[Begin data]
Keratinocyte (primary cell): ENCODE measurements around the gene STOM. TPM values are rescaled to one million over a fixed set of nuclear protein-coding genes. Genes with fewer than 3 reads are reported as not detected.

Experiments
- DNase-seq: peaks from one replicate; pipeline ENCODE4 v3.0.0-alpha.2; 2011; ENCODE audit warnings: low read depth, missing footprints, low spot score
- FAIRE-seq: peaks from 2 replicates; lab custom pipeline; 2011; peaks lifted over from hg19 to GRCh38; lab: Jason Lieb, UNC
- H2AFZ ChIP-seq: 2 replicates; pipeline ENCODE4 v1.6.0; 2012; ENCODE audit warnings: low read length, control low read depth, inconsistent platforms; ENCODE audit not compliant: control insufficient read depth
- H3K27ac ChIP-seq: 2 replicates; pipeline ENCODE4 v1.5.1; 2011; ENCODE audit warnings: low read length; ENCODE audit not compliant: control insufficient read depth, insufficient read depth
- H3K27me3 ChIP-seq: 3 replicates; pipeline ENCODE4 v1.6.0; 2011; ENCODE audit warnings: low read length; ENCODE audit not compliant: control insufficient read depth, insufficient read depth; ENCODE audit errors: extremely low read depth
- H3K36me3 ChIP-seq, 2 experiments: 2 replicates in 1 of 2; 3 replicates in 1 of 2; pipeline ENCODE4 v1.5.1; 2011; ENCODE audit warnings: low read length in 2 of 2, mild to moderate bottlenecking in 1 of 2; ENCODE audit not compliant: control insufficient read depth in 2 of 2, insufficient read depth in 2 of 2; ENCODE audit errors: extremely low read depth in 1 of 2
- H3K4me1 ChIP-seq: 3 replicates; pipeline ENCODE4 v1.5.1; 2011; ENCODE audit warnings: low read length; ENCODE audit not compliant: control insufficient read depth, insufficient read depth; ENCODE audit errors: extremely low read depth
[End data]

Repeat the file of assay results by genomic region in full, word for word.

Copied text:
Keratinocyte (primary cell): ENCODE measurements around the gene STOM. TPM values are rescaled to one million over a fixed set of nuclear protein-coding genes. Genes with fewer than 3 reads are reported as not detected.

Experiments
- DNase-seq: peaks from one replicate; pipeline ENCODE4 v3.0.0-alpha.2; 2011; ENCODE audit warnings: low read depth, missing footprints, low spot score
- FAIRE-seq: peaks from 2 replicates; lab custom pipeline; 2011; peaks lifted over from hg19 to GRCh38; lab: Jason Lieb, UNC
- H2AFZ ChIP-seq: 2 replicates; pipeline ENCODE4 v1.6.0; 2012; ENCODE audit warnings: low read length, control low read depth, inconsistent platforms; ENCODE audit not compliant: control insufficient read depth
- H3K27ac ChIP-seq: 2 replicates; pipeline ENCODE4 v1.5.1; 2011; ENCODE audit warnings: low read length; ENCODE audit not compliant: control insufficient read depth, insufficient read depth
- H3K27me3 ChIP-seq: 3 replicates; pipeline ENCODE4 v1.6.0; 2011; ENCODE audit warnings: low read length; ENCODE audit not compliant: control insufficient read depth, insufficient read depth; ENCODE audit errors: extremely low read depth
- H3K36me3 ChIP-seq, 2 experiments: 2 replicates in 1 of 2; 3 replicates in 1 of 2; pipeline ENCODE4 v1.5.1; 2011; ENCODE audit warnings: low read length in 2 of 2, mild to moderate bottlenecking in 1 of 2; ENCODE audit not compliant: control insufficient read depth in 2 of 2, insufficient read depth in 2 of 2; ENCODE audit errors: extremely low read depth in 1 of 2
- H3K4me1 ChIP-seq: 3 replicates; pipeline ENCODE4 v1.5.1; 2011; ENCODE audit warnings: low read length; ENCODE audit not compliant: control insufficient read depth, insufficient read depth; ENCODE audit errors: extremely low read depth